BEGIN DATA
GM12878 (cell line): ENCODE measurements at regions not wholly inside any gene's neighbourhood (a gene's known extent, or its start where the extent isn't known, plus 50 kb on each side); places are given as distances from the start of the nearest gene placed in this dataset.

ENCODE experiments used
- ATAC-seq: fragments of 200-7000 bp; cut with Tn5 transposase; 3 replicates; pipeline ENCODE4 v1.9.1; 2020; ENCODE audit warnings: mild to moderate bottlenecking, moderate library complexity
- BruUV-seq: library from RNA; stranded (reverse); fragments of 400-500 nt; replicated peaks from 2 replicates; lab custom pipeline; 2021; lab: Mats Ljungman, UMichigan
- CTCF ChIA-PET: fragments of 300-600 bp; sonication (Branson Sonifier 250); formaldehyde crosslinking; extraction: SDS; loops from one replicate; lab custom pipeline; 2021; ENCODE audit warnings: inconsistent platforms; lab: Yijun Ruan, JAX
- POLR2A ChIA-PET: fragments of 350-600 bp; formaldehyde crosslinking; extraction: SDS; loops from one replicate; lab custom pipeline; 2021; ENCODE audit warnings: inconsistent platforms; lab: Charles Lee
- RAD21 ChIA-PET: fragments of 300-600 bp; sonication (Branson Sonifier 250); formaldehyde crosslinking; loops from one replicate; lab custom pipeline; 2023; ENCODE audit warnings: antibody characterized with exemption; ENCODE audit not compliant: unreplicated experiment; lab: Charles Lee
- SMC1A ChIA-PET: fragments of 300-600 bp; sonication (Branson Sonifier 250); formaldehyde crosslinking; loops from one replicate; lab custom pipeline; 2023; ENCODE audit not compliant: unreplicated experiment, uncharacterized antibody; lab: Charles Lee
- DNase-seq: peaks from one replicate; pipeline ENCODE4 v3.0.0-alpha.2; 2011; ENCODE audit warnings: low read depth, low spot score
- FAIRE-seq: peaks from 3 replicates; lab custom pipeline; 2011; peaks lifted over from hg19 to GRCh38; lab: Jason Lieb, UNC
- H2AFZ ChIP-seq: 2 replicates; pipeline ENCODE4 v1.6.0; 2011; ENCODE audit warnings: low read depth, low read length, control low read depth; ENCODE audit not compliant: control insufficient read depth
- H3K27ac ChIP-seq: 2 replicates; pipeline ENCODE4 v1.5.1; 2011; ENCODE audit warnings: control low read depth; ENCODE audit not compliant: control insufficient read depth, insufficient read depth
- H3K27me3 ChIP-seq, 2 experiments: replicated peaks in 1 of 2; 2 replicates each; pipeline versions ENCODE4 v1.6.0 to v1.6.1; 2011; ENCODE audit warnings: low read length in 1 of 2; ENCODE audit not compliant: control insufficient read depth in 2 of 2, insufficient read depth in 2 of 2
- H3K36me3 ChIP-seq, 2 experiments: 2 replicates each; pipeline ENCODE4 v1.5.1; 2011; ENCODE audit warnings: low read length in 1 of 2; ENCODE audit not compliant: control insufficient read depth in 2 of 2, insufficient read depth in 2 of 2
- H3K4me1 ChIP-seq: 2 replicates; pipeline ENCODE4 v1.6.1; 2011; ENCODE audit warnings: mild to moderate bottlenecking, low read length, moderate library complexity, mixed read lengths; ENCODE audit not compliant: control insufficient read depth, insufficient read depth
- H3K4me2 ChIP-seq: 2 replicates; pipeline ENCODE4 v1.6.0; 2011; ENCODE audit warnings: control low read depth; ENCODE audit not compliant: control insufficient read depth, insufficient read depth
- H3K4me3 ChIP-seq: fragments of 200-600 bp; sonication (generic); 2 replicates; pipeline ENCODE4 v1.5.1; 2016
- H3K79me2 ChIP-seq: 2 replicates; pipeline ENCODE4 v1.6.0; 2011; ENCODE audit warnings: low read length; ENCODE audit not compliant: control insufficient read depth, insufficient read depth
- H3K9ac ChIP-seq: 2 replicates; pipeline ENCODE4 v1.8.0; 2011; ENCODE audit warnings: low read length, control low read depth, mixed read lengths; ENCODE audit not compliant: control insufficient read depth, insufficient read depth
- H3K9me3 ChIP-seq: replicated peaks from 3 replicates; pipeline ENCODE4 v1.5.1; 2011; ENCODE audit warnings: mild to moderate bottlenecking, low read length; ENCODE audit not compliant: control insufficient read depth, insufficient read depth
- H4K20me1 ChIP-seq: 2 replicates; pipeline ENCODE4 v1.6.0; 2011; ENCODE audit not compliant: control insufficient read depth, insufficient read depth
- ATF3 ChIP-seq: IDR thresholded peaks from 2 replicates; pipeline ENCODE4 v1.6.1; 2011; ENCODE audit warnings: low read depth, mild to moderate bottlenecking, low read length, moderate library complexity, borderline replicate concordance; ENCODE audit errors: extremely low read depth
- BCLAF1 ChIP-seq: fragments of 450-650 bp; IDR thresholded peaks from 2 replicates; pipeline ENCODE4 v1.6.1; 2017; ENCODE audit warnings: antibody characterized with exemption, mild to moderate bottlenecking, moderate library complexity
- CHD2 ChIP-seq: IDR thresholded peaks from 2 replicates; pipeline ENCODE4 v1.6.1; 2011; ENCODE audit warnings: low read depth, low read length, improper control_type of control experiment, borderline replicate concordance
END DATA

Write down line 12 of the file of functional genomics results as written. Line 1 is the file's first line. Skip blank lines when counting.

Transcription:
- H3K27ac ChIP-seq: 2 replicates; pipeline ENCODE4 v1.5.1; 2011; ENCODE audit warnings: control low read depth; ENCODE audit not compliant: control insufficient read depth, insufficient read depth